One of the most extraordinary fighters built and flown during World War II was the Humu - literally "Reckless" - produced by Valtion Lentokonetehdas. It was not that the Humu was unconventional in any respect. It was a copy of a seven-year-old American design adapted to make use of locally-available materials and captured equipment, and built without benefit of licence or assistance from the parent manufacturer. The Finnish air arm, Ilmavoimat, had acquired 43 Brewster B-239 shipboard fighters that had been declared surplus to US Navy requirements. These had proved singularly successful in Ilmavoimien service, and, in 1942, it was proposed that an attempt be made by the VL to remedy a shortfall of fighters of this type by producing a copy. Because of shortages of metal, this was to make as much use as possible of wood and to embody so-called "war booty" instrumentation and power plant - equipment captured from the Soviet forces by the Finns themselves and similar equipment captured by the Wehrmacht and sold to the Finns. The task of designing an entirely new wooden wing was assigned to M T Vainio, who was also responsible for the overall project, and, in October 1942, an order was placed with the VL for four prototypes, the intention at that time being to build a series of 90 aircraft. The chosen engine was the 930hp Shvetsov M-63, which was flown on 5 June 1943 in a B-239. Static testing of the wooden wing was not entirely satisfactory. Nevertheless, in September 1943, orders were confirmed for five prototypes of the Humu and 55 production aircraft. The wooden wing was found to add 250kg to air-frame weight, however, and the transfer of the fuel tanks from the wing to the fuselage shifted the CG aft, adversely affecting manoeuvrability. Initiation of series production was, therefore, delayed pending results of prototype tests, and in the summer of 1944 the programme was terminated as it was concluded that the Humu would have inadequate combat capability by the time it achieved service. Only one prototype Humu was completed, and this, having an armament of three 12.7mm guns and a mix of Finnish and Soviet instrumentation, flew on 8 August 1944. The M-63 engine failed to give its full power during subsequent flight testing, but 19 hrs 50 min were flown before, in 1945, the sole example of this remarkable aircraft was placed in storage.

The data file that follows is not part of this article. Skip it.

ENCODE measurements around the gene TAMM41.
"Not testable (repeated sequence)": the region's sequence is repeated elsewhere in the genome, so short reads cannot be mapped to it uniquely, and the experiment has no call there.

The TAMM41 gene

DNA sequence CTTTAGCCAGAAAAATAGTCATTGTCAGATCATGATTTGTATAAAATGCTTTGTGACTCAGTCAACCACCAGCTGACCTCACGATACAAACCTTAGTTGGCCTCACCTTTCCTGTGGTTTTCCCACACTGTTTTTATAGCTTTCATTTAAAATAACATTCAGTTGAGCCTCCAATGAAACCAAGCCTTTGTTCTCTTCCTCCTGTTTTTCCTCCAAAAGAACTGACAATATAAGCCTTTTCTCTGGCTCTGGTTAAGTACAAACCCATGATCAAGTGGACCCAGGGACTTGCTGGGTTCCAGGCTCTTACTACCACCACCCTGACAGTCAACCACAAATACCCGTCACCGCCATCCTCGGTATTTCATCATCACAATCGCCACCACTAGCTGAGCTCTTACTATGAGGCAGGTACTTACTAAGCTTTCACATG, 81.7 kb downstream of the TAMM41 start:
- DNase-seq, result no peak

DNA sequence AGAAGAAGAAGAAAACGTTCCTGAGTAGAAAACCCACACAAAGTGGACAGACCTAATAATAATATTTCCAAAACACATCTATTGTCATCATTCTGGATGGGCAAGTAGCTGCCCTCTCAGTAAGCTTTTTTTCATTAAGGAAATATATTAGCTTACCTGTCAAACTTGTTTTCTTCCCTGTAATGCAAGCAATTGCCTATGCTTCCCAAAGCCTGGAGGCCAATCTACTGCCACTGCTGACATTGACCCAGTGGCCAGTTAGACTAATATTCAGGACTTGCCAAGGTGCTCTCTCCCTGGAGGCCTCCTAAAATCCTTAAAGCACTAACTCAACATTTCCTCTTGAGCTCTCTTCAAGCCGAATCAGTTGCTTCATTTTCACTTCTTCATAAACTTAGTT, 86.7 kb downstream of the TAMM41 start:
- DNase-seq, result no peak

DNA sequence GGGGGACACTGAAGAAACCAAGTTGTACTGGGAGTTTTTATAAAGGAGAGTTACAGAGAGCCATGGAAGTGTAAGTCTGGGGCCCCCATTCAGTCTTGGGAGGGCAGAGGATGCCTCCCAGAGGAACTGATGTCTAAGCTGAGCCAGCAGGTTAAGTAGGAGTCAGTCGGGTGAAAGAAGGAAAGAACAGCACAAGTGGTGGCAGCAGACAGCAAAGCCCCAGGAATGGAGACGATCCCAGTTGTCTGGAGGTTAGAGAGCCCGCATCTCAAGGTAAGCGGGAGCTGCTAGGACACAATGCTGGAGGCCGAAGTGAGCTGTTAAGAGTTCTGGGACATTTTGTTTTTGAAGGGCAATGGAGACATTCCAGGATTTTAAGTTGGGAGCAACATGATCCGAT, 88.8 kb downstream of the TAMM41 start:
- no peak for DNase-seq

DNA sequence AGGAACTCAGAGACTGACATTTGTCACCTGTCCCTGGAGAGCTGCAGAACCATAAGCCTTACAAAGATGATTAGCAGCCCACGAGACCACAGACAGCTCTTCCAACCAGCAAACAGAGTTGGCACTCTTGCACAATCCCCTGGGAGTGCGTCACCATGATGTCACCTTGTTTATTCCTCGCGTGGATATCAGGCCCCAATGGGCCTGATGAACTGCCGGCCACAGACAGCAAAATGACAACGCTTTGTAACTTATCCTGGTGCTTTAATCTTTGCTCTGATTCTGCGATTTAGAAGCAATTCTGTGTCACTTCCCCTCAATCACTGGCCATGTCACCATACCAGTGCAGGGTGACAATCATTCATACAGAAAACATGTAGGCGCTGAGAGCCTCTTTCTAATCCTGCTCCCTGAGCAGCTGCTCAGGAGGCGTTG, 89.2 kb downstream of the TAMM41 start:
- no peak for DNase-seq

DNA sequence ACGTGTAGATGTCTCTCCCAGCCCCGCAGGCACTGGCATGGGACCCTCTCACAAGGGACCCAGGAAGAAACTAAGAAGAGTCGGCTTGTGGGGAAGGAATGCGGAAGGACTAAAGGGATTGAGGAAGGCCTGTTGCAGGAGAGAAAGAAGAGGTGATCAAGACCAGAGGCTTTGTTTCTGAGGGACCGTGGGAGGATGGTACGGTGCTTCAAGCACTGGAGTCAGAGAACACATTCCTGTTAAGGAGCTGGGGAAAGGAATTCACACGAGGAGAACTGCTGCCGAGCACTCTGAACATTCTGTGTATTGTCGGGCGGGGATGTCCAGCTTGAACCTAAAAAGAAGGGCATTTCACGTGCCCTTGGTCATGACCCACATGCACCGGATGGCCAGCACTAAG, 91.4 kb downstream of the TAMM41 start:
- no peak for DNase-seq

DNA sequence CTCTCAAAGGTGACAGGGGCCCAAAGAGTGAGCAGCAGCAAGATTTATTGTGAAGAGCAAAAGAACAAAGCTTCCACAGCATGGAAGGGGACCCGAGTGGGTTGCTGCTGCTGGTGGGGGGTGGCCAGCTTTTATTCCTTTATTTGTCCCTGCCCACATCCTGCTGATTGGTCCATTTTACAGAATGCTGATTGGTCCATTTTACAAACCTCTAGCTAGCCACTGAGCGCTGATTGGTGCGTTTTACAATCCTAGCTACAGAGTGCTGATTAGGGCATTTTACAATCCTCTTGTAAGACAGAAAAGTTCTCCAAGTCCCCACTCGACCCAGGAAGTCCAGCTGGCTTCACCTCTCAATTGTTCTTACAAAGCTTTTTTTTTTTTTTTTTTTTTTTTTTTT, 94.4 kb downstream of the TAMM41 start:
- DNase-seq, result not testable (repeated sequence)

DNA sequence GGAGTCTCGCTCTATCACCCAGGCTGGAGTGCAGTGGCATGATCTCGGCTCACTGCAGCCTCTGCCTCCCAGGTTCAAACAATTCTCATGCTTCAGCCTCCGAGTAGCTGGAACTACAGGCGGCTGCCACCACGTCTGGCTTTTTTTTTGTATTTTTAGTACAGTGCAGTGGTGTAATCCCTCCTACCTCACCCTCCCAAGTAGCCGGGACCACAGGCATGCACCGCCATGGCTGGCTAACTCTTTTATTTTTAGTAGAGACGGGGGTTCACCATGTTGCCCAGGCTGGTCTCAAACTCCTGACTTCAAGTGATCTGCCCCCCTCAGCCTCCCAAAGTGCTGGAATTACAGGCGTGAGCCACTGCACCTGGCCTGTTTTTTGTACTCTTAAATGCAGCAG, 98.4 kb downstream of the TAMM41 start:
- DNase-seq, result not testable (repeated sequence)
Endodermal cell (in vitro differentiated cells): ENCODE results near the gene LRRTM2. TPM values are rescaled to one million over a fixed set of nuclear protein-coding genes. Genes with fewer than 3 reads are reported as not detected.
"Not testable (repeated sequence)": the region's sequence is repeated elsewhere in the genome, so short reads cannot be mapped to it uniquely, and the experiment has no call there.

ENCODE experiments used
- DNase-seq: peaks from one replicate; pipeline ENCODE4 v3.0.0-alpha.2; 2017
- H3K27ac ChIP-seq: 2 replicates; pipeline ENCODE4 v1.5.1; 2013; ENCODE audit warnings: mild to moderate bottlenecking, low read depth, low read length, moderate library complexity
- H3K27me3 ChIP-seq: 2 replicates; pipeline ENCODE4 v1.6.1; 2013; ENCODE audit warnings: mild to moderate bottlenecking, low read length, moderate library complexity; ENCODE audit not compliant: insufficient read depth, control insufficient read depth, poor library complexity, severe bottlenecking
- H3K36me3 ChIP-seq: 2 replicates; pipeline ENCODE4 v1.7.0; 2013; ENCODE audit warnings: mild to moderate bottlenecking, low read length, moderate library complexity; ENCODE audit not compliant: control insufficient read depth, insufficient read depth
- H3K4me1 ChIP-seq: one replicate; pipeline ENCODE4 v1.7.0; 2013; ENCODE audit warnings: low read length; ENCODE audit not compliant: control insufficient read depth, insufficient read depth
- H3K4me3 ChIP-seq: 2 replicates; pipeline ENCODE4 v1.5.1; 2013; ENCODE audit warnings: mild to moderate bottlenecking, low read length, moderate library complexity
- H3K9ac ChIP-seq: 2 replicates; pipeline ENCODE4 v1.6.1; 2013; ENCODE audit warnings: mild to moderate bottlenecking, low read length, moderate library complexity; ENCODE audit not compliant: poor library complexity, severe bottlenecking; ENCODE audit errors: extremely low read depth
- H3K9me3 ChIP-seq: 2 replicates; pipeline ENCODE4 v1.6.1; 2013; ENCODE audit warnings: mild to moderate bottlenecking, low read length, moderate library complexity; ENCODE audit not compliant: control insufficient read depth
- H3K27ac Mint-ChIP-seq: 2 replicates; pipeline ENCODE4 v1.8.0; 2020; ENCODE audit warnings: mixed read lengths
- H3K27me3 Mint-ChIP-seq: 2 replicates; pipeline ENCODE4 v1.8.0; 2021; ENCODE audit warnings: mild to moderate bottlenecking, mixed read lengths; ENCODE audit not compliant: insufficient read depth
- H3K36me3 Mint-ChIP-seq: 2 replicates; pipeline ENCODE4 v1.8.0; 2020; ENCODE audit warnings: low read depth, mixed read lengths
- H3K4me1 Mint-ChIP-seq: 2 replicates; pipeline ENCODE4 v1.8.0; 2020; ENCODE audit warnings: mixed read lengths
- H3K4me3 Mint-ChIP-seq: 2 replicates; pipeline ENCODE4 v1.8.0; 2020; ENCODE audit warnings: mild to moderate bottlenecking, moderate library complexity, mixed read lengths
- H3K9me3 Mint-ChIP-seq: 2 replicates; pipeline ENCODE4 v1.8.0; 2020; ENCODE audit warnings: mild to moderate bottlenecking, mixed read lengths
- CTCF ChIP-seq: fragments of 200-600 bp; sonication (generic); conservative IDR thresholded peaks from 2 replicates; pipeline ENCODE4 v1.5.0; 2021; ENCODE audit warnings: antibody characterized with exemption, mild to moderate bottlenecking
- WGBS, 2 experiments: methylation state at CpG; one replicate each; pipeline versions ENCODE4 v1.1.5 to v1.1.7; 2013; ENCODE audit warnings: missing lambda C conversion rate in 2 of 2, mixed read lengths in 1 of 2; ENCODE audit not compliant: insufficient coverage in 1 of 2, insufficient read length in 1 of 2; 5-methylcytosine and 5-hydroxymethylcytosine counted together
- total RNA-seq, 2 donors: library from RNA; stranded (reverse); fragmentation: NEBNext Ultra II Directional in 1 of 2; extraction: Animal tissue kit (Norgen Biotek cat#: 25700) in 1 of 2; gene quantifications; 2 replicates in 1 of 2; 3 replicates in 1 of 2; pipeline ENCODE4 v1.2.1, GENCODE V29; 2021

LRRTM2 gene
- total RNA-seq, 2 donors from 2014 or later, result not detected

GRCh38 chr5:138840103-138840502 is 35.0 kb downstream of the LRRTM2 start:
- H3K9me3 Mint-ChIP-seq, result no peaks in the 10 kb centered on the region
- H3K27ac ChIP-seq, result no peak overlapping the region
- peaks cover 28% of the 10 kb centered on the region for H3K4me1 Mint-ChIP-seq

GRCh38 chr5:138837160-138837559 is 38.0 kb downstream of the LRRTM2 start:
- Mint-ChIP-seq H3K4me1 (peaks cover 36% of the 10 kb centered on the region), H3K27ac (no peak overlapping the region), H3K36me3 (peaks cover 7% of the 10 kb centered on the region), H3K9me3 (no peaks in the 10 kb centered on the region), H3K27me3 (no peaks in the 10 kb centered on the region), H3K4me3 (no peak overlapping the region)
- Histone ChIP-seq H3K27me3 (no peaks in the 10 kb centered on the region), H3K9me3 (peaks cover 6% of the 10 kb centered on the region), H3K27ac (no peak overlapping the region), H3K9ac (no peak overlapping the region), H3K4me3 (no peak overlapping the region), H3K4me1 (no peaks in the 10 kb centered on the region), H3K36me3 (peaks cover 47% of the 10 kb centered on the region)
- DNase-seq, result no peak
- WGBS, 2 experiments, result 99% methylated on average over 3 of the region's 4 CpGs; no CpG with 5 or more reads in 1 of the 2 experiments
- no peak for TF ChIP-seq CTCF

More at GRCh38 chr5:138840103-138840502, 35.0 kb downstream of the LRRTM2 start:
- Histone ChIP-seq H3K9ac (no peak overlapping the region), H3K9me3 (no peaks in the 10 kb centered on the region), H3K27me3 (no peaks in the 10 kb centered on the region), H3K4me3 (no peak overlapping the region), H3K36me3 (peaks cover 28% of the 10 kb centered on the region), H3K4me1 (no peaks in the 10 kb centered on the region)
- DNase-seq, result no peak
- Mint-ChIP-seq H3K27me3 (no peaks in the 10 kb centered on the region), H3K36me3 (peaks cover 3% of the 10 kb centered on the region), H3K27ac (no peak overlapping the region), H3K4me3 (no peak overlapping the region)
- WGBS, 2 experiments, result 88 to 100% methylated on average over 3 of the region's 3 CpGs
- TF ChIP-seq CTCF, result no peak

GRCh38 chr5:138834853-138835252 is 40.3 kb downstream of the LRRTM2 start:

| Take-off weight||2895 kg||6382 lb|
| Empty weight||2050 kg||4520 lb|
| Length||8.03 m||26 ft 4 in|
| Max. speed||430 km/h||267 mph|
There are those who feel the I-16 was better than the B-239.
They doubtless met over Finland in combat.
I believe the Russians captured one and in their testing, it did a full circle in 14 seconds @ 1 Km altitude.
The late model I-16s could only do it in 16-17 seconds!
I think the performance of the I-16 was no better than the B-239 in any way except armor, and inferior in ceiling and range. The dive performance for the B-239 was faster too (575 mph).
The Finns had great tactics after studying what happened to the F2As vs Japan.
Their mechanics were resourceful too. They tweeked the engines and guns to get better performance.
It may be true that the Finns captured an I-16 and liked it,
but the B-239 was their favorite.
|Reino Myllymäki, 23.11.2011|
Once again, name "Humu" doesn't mean "Reckless" in English. My dictionary gives the following translations: bustle, commotion,flap, flurry, fluster, flutter, fuss & gust. So, "Bustle" ?
|Reino Myllymäki, 23.11.2011|
Main differences between VL Humu and Brewster 239:
1. Wooden wing without fuel tanks and guns
2. M-63 engine (Russian copy of Cyclone G.5) with VLS.8003/W.22 propeller (mechanism captured from Tupolev SB-2 and wooden blades)